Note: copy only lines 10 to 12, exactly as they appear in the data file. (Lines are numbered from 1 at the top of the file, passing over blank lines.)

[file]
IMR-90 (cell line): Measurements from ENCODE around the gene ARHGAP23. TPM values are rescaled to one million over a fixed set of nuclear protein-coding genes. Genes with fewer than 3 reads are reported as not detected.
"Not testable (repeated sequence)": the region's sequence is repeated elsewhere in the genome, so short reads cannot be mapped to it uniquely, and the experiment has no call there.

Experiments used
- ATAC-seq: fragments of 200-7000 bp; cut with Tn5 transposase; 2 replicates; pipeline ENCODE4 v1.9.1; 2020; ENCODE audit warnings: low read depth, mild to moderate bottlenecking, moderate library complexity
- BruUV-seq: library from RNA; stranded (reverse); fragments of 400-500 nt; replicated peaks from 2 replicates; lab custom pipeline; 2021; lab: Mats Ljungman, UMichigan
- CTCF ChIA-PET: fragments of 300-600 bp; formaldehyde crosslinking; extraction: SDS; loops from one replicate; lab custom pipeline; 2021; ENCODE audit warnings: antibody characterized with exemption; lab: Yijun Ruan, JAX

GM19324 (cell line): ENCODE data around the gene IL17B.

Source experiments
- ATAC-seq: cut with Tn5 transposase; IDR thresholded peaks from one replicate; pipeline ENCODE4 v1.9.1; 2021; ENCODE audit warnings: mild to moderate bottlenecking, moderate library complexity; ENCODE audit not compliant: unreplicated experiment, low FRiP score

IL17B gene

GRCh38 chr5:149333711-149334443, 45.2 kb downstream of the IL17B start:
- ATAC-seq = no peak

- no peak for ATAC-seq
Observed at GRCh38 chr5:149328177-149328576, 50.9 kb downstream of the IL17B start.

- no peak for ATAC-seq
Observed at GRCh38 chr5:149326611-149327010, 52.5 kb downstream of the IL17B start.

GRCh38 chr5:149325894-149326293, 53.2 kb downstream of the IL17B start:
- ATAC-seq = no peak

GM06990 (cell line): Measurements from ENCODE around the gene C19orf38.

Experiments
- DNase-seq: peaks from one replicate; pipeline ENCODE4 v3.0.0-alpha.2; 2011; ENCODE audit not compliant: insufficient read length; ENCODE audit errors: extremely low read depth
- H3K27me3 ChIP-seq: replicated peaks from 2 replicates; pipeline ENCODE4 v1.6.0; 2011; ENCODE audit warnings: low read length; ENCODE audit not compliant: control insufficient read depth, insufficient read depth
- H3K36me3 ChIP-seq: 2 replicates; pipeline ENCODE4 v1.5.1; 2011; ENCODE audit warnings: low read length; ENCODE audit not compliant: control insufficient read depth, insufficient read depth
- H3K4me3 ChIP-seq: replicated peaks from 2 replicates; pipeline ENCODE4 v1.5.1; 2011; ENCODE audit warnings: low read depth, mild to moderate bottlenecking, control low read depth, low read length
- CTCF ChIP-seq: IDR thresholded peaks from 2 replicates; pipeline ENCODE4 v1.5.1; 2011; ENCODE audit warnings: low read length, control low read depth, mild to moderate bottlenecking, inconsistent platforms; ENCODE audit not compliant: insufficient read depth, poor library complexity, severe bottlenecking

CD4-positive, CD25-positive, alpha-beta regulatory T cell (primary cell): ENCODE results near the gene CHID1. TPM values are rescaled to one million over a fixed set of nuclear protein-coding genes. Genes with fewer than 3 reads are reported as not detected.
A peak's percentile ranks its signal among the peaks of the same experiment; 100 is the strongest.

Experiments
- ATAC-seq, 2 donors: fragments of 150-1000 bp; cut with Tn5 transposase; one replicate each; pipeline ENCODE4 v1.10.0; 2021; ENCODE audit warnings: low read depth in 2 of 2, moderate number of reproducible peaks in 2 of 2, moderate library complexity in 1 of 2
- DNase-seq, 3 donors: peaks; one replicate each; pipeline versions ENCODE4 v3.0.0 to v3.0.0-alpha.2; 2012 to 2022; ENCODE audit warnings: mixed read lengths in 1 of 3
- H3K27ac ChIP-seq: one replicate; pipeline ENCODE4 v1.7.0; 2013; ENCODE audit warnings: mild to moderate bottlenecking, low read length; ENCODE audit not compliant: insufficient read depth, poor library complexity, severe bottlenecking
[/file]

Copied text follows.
IL17B gene

GRCh38 chr5:149333711-149334443, 45.2 kb downstream of the IL17B start:
- ATAC-seq = no peak